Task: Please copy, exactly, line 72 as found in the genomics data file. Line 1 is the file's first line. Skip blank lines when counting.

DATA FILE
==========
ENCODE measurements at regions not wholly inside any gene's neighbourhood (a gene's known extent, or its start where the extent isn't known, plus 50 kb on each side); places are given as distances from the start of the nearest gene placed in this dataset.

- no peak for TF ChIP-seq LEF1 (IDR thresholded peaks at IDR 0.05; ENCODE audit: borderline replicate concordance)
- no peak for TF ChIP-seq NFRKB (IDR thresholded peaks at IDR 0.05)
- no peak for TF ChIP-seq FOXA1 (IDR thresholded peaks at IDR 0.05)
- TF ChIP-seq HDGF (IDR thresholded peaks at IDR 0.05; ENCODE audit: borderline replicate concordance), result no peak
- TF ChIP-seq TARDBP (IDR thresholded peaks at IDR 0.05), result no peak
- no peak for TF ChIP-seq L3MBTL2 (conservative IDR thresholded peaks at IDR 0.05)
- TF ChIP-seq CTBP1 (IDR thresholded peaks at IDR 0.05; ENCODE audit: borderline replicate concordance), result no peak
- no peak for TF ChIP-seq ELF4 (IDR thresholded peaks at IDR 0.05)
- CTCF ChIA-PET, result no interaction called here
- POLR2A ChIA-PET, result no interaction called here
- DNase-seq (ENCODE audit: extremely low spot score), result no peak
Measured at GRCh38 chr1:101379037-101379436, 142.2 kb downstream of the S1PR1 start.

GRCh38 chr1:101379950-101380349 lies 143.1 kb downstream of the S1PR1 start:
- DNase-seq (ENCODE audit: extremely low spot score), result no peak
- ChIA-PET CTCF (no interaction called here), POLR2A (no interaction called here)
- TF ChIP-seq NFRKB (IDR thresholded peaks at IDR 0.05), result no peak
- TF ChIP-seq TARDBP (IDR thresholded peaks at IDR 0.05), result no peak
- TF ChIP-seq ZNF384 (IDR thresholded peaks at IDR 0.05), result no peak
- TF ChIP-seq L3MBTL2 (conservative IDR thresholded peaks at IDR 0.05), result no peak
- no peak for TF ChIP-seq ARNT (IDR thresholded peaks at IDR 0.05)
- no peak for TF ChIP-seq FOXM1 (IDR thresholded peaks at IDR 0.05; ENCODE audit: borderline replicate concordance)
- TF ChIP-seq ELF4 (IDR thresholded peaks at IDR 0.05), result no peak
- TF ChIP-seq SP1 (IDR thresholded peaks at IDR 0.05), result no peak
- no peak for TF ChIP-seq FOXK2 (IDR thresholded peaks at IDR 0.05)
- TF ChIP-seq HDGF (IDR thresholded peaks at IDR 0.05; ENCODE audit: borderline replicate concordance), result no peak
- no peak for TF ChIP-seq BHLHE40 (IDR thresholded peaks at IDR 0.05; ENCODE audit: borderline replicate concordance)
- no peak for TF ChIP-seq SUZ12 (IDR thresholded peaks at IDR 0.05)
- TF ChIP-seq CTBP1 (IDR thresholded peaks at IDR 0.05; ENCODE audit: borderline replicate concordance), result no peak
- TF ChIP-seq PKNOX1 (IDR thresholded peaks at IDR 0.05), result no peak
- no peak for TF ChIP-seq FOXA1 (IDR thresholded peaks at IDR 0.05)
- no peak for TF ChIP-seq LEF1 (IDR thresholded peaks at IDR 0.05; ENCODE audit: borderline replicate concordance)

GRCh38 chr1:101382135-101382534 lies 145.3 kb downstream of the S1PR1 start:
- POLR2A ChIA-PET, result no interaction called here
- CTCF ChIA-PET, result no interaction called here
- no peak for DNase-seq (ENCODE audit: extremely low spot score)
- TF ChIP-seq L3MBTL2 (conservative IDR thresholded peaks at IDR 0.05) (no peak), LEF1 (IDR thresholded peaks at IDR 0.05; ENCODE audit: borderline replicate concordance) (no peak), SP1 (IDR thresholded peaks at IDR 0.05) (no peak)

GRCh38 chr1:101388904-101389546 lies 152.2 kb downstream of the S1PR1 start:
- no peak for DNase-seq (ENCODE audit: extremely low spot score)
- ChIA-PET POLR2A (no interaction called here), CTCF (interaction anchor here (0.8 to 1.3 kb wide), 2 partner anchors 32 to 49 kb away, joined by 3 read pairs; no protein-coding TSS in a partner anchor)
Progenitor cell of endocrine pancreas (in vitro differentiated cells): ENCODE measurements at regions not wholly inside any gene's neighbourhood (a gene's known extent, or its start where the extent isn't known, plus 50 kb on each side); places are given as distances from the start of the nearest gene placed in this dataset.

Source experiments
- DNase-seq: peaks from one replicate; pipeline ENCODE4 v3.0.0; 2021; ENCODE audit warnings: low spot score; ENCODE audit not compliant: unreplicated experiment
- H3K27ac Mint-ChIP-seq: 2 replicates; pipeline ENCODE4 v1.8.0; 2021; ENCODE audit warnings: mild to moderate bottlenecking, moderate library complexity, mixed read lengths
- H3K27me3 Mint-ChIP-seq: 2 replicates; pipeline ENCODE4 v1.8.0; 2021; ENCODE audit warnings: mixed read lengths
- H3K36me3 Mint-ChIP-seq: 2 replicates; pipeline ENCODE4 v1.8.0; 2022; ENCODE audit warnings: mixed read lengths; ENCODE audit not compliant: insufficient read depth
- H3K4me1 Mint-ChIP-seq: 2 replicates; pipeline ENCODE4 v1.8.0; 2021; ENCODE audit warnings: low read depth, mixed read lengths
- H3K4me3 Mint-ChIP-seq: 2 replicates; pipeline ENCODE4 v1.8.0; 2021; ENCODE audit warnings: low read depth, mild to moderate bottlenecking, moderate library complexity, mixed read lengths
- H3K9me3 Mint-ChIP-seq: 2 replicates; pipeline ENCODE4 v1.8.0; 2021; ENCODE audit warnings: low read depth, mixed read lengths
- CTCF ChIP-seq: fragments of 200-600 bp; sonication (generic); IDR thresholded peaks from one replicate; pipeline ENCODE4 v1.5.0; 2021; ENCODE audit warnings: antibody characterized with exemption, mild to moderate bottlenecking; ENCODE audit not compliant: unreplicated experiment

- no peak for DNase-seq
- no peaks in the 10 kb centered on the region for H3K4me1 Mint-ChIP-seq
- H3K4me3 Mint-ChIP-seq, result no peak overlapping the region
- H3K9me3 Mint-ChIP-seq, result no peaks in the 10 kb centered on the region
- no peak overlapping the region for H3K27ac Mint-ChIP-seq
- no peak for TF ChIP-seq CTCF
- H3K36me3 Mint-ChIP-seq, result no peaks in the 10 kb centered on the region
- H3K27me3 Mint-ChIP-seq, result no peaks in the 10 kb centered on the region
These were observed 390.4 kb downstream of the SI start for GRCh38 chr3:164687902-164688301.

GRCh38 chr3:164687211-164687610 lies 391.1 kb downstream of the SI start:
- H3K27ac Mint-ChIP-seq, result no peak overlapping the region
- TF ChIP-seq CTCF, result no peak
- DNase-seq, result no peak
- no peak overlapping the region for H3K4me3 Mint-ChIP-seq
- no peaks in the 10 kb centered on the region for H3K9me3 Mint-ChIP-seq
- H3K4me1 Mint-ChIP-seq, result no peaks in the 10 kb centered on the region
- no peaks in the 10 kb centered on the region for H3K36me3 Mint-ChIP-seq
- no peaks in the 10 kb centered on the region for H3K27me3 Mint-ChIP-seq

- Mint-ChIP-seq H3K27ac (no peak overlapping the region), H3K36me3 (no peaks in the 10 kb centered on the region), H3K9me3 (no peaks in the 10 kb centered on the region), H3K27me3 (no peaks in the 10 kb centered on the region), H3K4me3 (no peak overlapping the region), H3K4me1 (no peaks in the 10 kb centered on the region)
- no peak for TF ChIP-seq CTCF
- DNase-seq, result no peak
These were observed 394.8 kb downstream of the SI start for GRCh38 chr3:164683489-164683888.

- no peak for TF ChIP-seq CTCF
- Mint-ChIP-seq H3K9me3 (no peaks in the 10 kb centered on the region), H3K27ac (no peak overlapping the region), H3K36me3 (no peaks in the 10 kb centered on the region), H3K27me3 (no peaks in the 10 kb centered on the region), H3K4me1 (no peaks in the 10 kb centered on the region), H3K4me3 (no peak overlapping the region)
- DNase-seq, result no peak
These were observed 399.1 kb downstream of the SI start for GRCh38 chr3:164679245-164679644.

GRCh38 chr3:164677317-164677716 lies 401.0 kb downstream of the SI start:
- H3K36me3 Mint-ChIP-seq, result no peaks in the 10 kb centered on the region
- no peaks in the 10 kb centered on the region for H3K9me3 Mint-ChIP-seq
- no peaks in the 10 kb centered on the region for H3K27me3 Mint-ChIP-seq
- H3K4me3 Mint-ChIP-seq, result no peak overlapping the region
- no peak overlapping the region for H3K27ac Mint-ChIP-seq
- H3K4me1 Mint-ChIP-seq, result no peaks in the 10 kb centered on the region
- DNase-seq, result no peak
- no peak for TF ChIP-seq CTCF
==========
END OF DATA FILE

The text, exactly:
These were observed 394.8 kb downstream of the SI start for GRCh38 chr3:164683489-164683888.